Judicial: PACA, GMO, NEPA

State v. Grocery Manufacturers Ass’n, 425 P.3d 927 (Wash. Ct. App. 2018); State brought action against nationwide trade association that represented food, beverage, and consumer product companies for alleged failure to register as a political committee with Public Disclosure Commission (PDC), failure to report financial contributions, and concealment of true source of contributions, pursuant to Fair Campaign Practices Act (FCPA), in connection with state ballot initiative, which did not pass, that would have required all packaged food products to identify ingredients containing geneticallymodified organisms (GMOs). The Thurston Superior Court, No. 13-2-02156-8, Anne Hirsch, J., granted state’s motion for summary judgment regarding requirement that trade association register as political committee and, following bench trial on penalties, imposed $6 million civil penalty for trade association’s multiple FCPA violations, which penalty was then trebled as punitive damages. Trade association appealed.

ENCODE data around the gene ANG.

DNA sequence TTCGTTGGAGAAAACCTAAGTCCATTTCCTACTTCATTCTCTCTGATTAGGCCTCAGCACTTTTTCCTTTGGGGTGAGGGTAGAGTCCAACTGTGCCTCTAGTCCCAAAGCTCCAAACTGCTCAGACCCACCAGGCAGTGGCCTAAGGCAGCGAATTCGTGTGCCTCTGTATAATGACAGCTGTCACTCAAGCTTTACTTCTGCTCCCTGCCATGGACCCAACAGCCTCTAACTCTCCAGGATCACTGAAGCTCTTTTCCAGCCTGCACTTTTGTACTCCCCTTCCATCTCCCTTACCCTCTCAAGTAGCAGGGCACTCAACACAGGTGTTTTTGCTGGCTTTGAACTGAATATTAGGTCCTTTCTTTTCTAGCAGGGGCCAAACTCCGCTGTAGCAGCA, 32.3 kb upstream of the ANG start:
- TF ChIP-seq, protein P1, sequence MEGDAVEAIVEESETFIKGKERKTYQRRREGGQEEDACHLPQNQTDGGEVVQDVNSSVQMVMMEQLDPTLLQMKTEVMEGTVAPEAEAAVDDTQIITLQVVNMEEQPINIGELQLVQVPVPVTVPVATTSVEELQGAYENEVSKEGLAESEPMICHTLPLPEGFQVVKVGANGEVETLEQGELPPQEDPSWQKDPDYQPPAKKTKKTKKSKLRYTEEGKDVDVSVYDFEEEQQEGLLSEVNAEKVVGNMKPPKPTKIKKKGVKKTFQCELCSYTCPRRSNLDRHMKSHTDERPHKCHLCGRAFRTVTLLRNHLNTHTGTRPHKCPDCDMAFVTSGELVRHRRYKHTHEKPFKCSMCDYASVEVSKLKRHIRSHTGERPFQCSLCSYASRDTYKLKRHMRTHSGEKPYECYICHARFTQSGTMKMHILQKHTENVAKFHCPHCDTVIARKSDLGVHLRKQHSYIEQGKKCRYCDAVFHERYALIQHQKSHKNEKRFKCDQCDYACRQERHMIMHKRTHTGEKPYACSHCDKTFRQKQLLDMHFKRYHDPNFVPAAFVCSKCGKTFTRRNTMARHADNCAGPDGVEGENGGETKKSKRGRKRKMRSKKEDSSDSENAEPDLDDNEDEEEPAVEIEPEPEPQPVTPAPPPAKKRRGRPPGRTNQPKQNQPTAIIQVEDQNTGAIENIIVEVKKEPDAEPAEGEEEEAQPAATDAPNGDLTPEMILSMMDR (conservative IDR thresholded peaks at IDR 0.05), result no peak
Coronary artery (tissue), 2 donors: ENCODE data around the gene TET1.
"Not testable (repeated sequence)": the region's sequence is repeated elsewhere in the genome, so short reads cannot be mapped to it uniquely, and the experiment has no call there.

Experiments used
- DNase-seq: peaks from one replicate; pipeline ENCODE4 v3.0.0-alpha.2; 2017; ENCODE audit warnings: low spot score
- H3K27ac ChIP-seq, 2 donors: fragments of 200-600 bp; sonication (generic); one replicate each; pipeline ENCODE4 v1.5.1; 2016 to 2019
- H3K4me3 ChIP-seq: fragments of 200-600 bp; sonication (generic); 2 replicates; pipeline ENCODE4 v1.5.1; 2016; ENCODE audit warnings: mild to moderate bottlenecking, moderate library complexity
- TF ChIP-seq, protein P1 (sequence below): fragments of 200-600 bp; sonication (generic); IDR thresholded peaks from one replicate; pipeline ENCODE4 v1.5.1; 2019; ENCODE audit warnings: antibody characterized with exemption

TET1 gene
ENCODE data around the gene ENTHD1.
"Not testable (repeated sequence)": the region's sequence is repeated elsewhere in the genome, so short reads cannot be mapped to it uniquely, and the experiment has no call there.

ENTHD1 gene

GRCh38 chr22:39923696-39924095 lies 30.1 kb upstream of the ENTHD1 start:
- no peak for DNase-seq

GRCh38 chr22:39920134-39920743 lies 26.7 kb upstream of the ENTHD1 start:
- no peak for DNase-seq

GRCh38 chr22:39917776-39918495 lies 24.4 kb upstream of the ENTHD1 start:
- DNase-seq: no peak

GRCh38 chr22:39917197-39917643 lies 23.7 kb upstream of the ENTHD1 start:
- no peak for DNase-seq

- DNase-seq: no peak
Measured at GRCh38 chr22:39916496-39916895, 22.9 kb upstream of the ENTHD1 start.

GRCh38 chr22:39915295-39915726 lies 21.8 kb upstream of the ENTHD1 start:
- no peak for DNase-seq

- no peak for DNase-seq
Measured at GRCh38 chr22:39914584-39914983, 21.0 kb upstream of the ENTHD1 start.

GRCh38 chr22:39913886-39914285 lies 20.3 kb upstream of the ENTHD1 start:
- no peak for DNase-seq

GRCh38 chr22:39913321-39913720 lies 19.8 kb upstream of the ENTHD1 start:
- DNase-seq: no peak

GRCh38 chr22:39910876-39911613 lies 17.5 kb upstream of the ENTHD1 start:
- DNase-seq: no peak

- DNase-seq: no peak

MARTIN SCHNEIDER, et al., Plaintiffs, v. CHIPOTLE MEXICAN GRILL, INC., Defendant. Additional Party Names: Nadia Parikka, Sarah Deigert, Theresa Gamage, No. 16-CV-02200-HSG, 2018 WL 4700353, N.D. Cal. Sept. 29, 2018)